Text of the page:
Scotland's hope of a winning start to their Six Nations campaign at Murrayfield tomorrow, were raised with the news that France had lost their gifted midfield creator, Yannick Jauzion, who has suffered a fractured toe, which will keep him out of the game for the next three weeks, at least.
Jauzion picked up the injury in Toulouse's French Championship defeat of Pau last weekend, though it is only at this late stage that the France team doctor, Thierry Hermerel, officially ruled the 6ft 4in centre out of contention. Jauzion is replaced by Brive's Ludovic Valbon, with the uncapped Guillaume Bousses, of Bourguin, drafted in as a replacement.
Regardless of the depth of Bernard Laporte's squad, Jauzion's absence will be a big loss given that he is the mainstay of France's back line, and is generally regarded as one of the best centres in the world.
Notwithstanding the loss of Jauzion, France are hot favourites to win in Edinburgh, in the process setting Les Tricolores on the way to more glory. To have any hope of lowering France's colours, Scotland will have to subdue a fearsome pack, even though Sylvain Marconnet has sounded a note of caution, by declaring that France's first match could also be their hardest.
Marconnet heads a trio of front-rowers from the Paris club, Stade Français, alongside Dimitri Szarzewski, and the South Africa-born Pieter de Villiers. Behind them come Jérôme Thion, who deputised for Fabien Pelous, while the captain was serving a lengthy period of suspension, after a punching incident in the autumn international against Australia. Behind this heavyweight front five the Scots will be treated to the sight of Yannick Nyanga, who could become the finest open-side flanker of his generation.
The quality in this Tricolores team extends well beyond the boys up front. Brilliant half-backs in Frédéric Michalak, pace on the wings, in the shape of the evergreen Christophe Dominici, and Cédric Heymans, means there is every likelihood that the Scots will be in for a warm afternoon, whatever the weather.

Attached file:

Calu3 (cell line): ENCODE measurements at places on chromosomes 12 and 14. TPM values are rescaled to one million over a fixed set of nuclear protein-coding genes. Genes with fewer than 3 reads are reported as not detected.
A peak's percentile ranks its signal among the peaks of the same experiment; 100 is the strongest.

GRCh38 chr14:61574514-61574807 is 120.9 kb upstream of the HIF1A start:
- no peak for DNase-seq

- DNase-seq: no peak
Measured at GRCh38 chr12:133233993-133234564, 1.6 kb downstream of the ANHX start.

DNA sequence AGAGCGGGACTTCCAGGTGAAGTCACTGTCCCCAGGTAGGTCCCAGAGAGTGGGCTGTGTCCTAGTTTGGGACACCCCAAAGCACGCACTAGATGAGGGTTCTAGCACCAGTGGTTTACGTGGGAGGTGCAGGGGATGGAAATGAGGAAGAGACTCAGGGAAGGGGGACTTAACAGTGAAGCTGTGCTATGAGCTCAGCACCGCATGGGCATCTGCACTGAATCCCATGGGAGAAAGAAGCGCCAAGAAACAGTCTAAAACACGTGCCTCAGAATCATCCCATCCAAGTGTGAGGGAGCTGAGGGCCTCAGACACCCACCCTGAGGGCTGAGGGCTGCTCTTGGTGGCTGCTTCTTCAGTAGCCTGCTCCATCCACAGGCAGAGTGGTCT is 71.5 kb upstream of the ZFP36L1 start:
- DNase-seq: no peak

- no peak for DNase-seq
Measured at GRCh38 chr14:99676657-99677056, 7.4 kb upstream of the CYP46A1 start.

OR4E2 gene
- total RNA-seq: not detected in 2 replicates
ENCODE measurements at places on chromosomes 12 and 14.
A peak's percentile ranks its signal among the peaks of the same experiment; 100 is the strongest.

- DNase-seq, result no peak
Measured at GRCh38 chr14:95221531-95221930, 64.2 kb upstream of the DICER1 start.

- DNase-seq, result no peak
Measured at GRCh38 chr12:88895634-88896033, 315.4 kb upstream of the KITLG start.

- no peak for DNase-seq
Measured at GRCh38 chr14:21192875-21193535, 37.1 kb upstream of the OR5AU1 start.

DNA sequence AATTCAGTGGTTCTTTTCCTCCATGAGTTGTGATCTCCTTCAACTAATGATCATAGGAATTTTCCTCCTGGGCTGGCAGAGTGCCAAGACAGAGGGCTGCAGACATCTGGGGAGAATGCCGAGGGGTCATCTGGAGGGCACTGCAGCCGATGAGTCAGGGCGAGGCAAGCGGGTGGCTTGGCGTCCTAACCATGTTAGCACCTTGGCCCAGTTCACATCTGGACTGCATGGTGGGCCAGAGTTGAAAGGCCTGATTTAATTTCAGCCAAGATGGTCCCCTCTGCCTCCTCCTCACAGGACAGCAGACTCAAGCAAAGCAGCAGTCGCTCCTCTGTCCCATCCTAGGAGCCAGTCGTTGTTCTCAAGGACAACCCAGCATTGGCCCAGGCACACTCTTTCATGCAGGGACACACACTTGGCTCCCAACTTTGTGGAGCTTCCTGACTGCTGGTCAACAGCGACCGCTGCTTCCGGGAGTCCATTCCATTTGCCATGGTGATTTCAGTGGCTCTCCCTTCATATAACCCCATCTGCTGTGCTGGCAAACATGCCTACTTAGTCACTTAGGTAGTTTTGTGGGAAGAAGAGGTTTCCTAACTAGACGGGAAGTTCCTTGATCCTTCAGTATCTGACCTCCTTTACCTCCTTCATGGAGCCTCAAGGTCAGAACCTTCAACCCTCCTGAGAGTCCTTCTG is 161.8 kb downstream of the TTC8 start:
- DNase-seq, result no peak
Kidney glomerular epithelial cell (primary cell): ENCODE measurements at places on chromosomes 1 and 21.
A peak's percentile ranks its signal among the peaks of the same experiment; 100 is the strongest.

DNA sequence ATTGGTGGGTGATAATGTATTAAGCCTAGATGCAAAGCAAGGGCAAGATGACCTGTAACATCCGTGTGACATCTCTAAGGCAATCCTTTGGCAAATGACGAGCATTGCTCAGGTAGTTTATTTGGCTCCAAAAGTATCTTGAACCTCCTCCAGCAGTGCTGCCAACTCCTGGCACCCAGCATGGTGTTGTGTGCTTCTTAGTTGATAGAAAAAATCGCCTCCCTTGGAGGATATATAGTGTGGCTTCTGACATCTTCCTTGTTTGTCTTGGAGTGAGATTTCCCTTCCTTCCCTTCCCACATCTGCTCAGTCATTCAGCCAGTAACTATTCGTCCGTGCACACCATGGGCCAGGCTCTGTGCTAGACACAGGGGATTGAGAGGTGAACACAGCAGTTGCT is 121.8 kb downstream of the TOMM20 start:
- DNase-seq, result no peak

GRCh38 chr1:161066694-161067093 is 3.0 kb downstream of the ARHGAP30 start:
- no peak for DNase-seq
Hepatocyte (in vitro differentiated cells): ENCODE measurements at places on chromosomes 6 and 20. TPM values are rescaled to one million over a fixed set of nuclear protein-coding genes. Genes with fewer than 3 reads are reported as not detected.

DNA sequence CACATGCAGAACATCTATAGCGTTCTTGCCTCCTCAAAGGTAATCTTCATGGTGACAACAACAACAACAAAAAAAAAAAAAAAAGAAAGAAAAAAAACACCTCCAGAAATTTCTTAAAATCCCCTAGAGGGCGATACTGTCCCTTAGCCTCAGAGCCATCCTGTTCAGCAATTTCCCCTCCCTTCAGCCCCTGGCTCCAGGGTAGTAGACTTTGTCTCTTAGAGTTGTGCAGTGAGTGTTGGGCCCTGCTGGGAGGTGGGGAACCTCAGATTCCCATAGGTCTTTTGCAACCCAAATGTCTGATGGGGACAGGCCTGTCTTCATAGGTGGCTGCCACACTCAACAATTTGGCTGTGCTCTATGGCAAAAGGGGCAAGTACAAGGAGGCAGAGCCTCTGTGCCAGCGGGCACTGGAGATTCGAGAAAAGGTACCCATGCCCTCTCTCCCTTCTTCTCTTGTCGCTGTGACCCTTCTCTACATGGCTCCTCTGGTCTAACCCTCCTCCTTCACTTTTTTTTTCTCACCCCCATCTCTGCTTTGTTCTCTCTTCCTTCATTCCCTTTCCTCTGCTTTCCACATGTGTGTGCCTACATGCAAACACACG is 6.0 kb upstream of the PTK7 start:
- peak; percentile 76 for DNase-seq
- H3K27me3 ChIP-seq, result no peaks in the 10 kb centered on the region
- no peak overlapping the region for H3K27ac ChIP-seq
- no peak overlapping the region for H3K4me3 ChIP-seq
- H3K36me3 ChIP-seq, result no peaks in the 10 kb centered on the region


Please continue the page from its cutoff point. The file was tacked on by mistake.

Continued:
Scotland's last defeat of France was at the Stade de France in 1999, since when France have rattled off a record six wins against them. But the men in dark blue are talking a confident game, though whether they are capable of delivering one is another matter.
Under their new coach, Frank Hadden, who has replaced the unconvincing Australian Matt Williams. Hadden's track record deserves acknowledgement, especially after the second-half display in a losing cause against the All Blacks last November. But it is down to their captain, Jason White, and his fellow forwards to set some problems for the France pack.
If the Scots are to achieve parity anywhere it will be in the loose, where the fearless White must lead by example and inspire Allister Hogg and Simon Taylor to play the sort of game which came as second nature to the likes of John Jeffrey and Finlay Calder, in the days when Scotland were still a competitive force in Europe.
Much will be expected of Edinburgh's Mike Blair at scrum-half, who has been preferred to Chris Cusiter by Hadden. If the forwards can win some ball and their distribution holds together, then Scotland might just cause an upset. But it is a big call and the smart money is for France to leave their calling card in Auld Reekie on the way to another title.Reuse content